The day I received the results of my first PET scan still haunts me. I've felt so foolish for feeling so confident.

Gender-Based Medicine: The Path to Better Health for Women

Luise Meyer | Posted 11.08.2014 | Science
Luise Meyer

Gender-based medicine is a budding 21st-century concept. New and fascinating findings are frequent in this field of study. However, the full extent of gender differences in medicine is still to be seen, and for that we rely entirely on research in gender biology and the forward push to ensure proper gender representation in clinical trials.

Part I: When Mad Men Met a Sedative -- How U.S. Doctors Were Duped Into Doling Out a Toxic Drug

Eileen Cronin | Posted 11.06.2014 | Healthy Living
Eileen Cronin

In part one of our follow-up series on thalidomide, we focus on the pseudo "clinical trials" and gross negligence of Richardson-Merrell, which distributed thalidomide to 1,267 U.S. physicians.

Why Women Need Equal Treatment In Medical Research

Phyllis Greenberger | Posted 10.24.2014 | Healthy Living
Phyllis Greenberger

Who would have thought that in 2014 we would be fighting to ensure that women are included in research on diseases and medical drugs and devices? If you find it outrageous, you are not alone.

The Ethics Of The Ebola Outbreak: Who Should Receive Experimental Treatment?

Ruth Macklin | Posted 10.21.2014 | Healthy Living
Ruth Macklin

The need for these drugs is greatest in the countries where the epidemic is raging. Their residents come first. Because clinical trials for safety and efficacy can be carried out only in such countries, even the "compassionate use" of an unproven drug in severely limited supply should be granted first to inhabitants of the nations that have been most severely affected.

The West Africa Ebola Epidemic Arouses Global Response But Caution Needs an Ally and a Local Interpreter

Sharon Hrynkow PhD | Posted 10.15.2014 | Healthy Living
Sharon Hrynkow PhD

When Ebola drugs and vaccines become available, trust -- engendered best by knowledgeable local leaders - may be the vital ingredient in ensuring that drugs are distributed most quickly to those in need.

6 Tips About Breakthrough Drugs: For Example, Should Breast Cancer Patients Try to Get Palbociclib?

Cary A. Presant, M.D. | Posted 10.12.2014 | Healthy Living
Cary A. Presant, M.D.

Breakthrough drugs are widely covered in the media. After hearing about these new drugs, patients and their families are always asking me how they can get access to the new medicine or participate in a clinical trial of the new drug. Let's look at a current example.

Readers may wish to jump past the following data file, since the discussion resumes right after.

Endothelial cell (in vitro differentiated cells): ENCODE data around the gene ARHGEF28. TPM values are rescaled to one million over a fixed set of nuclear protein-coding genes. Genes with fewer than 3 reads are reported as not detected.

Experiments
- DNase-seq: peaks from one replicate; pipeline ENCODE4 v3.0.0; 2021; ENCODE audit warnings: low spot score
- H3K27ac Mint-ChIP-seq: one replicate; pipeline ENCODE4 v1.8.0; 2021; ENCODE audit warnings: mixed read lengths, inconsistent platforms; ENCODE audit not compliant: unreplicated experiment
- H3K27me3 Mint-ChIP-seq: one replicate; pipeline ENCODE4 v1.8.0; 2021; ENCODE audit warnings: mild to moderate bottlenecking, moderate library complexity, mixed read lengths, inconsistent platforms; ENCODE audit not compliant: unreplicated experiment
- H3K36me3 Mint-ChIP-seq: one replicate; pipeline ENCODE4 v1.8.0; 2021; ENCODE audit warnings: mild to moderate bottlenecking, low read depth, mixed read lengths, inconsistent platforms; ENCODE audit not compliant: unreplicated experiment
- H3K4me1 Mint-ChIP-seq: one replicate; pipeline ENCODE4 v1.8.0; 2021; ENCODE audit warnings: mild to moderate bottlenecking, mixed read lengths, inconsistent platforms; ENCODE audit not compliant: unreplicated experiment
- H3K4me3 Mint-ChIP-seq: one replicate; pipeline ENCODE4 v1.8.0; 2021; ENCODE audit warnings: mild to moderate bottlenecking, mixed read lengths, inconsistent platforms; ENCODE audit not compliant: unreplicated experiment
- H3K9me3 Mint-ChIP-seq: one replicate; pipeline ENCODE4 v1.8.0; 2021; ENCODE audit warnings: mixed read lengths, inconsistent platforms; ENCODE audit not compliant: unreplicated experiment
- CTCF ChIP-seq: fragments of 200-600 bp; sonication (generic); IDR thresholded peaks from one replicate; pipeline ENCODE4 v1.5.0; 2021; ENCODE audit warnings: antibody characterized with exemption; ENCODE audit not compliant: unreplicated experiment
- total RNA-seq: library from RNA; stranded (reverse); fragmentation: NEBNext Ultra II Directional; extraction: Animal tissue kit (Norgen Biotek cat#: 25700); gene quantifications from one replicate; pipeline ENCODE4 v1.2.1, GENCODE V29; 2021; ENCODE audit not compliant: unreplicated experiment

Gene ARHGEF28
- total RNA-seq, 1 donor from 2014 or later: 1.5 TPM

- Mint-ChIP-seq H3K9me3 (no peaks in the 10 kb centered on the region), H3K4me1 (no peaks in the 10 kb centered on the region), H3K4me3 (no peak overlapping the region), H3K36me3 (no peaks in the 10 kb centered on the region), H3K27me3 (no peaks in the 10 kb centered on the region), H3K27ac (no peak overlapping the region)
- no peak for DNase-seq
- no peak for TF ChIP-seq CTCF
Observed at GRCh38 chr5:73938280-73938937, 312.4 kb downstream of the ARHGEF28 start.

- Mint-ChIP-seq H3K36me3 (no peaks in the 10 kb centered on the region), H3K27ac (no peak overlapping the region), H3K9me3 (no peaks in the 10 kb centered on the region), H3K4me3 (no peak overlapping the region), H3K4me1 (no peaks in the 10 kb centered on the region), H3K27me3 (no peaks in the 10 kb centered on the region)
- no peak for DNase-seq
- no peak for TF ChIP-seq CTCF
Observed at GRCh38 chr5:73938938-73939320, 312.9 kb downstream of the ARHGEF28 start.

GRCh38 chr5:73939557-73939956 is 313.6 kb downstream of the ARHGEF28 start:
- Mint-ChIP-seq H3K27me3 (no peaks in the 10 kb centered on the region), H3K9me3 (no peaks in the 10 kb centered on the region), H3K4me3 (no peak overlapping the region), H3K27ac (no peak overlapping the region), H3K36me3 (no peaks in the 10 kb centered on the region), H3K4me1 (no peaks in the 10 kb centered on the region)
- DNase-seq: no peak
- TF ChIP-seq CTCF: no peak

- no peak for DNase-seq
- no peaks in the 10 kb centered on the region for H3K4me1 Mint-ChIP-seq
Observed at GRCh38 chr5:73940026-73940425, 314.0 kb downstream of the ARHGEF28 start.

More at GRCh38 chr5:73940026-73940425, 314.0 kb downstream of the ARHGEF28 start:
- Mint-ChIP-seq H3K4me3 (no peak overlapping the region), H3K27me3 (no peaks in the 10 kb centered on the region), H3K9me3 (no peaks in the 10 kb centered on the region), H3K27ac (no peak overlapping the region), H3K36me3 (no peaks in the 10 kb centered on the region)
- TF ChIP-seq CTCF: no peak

Adding Meaning to a Life Taken Too Soon: Ten Years Later

Jay Scott | Posted 09.30.2014 | Impact
Jay Scott

This Friday, August 1, 2014 will mark 10 years since my daughter Alex lost her life to neuroblastoma, a form of childhood cancer, at just 8 years of age.

American Innovation for NCDs

Michael Hodin | Posted 09.28.2014 | Fifty
Michael Hodin

Twenty first century health challenges - exacerbated by age-related NCDs - require 21st century solutions.

A Message to Girls and Graduates Interested in STEM: Don't Give Up!

Kimberly Kiel | Posted 08.12.2014 | Science
Kimberly Kiel

Have you ever glanced at a photograph from years before and had a rush of emotion and memories come flooding into your remembrance? This happened to me when I saw my college graduation photos a few weeks ago.

The Problem of Health Inequity Unites Us All

Laurie Fenton Ambrose | Posted 07.17.2014 | Impact
Laurie Fenton Ambrose

When studies take place, researchers often fail to analyze data by sex or include sex-specific factors, making it difficult to uncover differences in incidence, prevalence and survivability between men and women.

Got Advanced Cancer? Consider Clinical Trials

Deborah J. Cornwall | Posted 07.07.2014 | Healthy Living
Deborah J. Cornwall

Increased volunteer participation in trials offers patients access to cutting-edge treatments and contributes to the development of better treatments to prolong life and eventually drive those cancers into remission.

The Compassionate Use Conundrum

Jonathan Agin | Posted 06.23.2014 | Impact
Jonathan Agin

The bad news is that in many instances, the drugs that show promise for these newly found targets are not available for that form of cancer treatment. And that brings us full circle.